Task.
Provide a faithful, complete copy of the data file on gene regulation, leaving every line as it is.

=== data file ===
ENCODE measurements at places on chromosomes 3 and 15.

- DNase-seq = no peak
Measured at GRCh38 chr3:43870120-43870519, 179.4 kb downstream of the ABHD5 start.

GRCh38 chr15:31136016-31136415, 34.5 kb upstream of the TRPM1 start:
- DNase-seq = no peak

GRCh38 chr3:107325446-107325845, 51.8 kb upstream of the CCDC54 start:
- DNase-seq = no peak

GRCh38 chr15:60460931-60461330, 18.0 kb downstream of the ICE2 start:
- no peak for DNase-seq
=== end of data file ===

ENCODE measurements at places on chromosomes 3 and 15.

- DNase-seq = no peak
Measured at GRCh38 chr3:43870120-43870519, 179.4 kb downstream of the ABHD5 start.

GRCh38 chr15:31136016-31136415, 34.5 kb upstream of the TRPM1 start:
- DNase-seq = no peak

GRCh38 chr3:107325446-107325845, 51.8 kb upstream of the CCDC54 start:
- DNase-seq = no peak

GRCh38 chr15:60460931-60461330, 18.0 kb downstream of the ICE2 start:
- no peak for DNase-seq